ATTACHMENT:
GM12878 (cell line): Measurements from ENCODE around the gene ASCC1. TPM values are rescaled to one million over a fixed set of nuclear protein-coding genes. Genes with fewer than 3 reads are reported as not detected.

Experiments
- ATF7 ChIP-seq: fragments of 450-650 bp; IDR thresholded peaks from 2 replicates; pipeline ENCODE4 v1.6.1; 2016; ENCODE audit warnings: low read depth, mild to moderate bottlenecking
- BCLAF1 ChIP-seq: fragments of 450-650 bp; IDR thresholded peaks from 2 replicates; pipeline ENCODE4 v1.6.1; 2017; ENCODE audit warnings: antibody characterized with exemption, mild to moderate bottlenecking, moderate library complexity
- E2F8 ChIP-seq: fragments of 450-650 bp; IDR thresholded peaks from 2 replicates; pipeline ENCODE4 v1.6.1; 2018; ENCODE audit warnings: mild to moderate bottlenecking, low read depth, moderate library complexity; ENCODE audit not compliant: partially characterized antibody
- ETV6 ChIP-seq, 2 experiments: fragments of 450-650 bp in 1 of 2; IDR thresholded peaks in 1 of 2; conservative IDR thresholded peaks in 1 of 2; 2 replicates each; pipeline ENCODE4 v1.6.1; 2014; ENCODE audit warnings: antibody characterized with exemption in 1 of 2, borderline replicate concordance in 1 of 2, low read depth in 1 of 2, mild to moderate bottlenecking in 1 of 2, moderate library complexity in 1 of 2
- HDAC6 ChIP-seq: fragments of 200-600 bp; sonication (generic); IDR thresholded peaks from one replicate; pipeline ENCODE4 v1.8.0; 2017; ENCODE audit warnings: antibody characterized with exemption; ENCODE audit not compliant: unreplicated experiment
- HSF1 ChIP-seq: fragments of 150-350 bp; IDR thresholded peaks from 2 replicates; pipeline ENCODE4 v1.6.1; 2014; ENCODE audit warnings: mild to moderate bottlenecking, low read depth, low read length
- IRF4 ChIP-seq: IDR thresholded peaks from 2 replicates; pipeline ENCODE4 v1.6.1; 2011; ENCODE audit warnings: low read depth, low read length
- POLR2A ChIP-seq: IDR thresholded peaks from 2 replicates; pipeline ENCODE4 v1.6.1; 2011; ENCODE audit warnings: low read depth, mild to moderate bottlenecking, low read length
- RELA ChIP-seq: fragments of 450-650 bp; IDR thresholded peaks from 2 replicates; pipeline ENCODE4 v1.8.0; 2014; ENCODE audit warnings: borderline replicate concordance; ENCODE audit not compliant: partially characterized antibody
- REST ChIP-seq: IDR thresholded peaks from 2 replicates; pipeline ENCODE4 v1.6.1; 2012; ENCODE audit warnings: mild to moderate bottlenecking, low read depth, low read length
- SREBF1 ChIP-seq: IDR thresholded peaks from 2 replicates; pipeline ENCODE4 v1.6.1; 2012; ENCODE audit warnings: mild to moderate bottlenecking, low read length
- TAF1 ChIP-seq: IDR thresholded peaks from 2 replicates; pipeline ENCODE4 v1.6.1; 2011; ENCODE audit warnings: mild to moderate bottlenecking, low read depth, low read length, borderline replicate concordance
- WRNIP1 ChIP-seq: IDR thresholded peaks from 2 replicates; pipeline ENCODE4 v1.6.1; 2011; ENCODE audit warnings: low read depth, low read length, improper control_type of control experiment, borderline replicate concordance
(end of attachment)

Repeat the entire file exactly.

GM12878 (cell line): Measurements from ENCODE around the gene ASCC1. TPM values are rescaled to one million over a fixed set of nuclear protein-coding genes. Genes with fewer than 3 reads are reported as not detected.

Experiments
- ATF7 ChIP-seq: fragments of 450-650 bp; IDR thresholded peaks from 2 replicates; pipeline ENCODE4 v1.6.1; 2016; ENCODE audit warnings: low read depth, mild to moderate bottlenecking
- BCLAF1 ChIP-seq: fragments of 450-650 bp; IDR thresholded peaks from 2 replicates; pipeline ENCODE4 v1.6.1; 2017; ENCODE audit warnings: antibody characterized with exemption, mild to moderate bottlenecking, moderate library complexity
- E2F8 ChIP-seq: fragments of 450-650 bp; IDR thresholded peaks from 2 replicates; pipeline ENCODE4 v1.6.1; 2018; ENCODE audit warnings: mild to moderate bottlenecking, low read depth, moderate library complexity; ENCODE audit not compliant: partially characterized antibody
- ETV6 ChIP-seq, 2 experiments: fragments of 450-650 bp in 1 of 2; IDR thresholded peaks in 1 of 2; conservative IDR thresholded peaks in 1 of 2; 2 replicates each; pipeline ENCODE4 v1.6.1; 2014; ENCODE audit warnings: antibody characterized with exemption in 1 of 2, borderline replicate concordance in 1 of 2, low read depth in 1 of 2, mild to moderate bottlenecking in 1 of 2, moderate library complexity in 1 of 2
- HDAC6 ChIP-seq: fragments of 200-600 bp; sonication (generic); IDR thresholded peaks from one replicate; pipeline ENCODE4 v1.8.0; 2017; ENCODE audit warnings: antibody characterized with exemption; ENCODE audit not compliant: unreplicated experiment
- HSF1 ChIP-seq: fragments of 150-350 bp; IDR thresholded peaks from 2 replicates; pipeline ENCODE4 v1.6.1; 2014; ENCODE audit warnings: mild to moderate bottlenecking, low read depth, low read length
- IRF4 ChIP-seq: IDR thresholded peaks from 2 replicates; pipeline ENCODE4 v1.6.1; 2011; ENCODE audit warnings: low read depth, low read length
- POLR2A ChIP-seq: IDR thresholded peaks from 2 replicates; pipeline ENCODE4 v1.6.1; 2011; ENCODE audit warnings: low read depth, mild to moderate bottlenecking, low read length
- RELA ChIP-seq: fragments of 450-650 bp; IDR thresholded peaks from 2 replicates; pipeline ENCODE4 v1.8.0; 2014; ENCODE audit warnings: borderline replicate concordance; ENCODE audit not compliant: partially characterized antibody
- REST ChIP-seq: IDR thresholded peaks from 2 replicates; pipeline ENCODE4 v1.6.1; 2012; ENCODE audit warnings: mild to moderate bottlenecking, low read depth, low read length
- SREBF1 ChIP-seq: IDR thresholded peaks from 2 replicates; pipeline ENCODE4 v1.6.1; 2012; ENCODE audit warnings: mild to moderate bottlenecking, low read length
- TAF1 ChIP-seq: IDR thresholded peaks from 2 replicates; pipeline ENCODE4 v1.6.1; 2011; ENCODE audit warnings: mild to moderate bottlenecking, low read depth, low read length, borderline replicate concordance
- WRNIP1 ChIP-seq: IDR thresholded peaks from 2 replicates; pipeline ENCODE4 v1.6.1; 2011; ENCODE audit warnings: low read depth, low read length, improper control_type of control experiment, borderline replicate concordance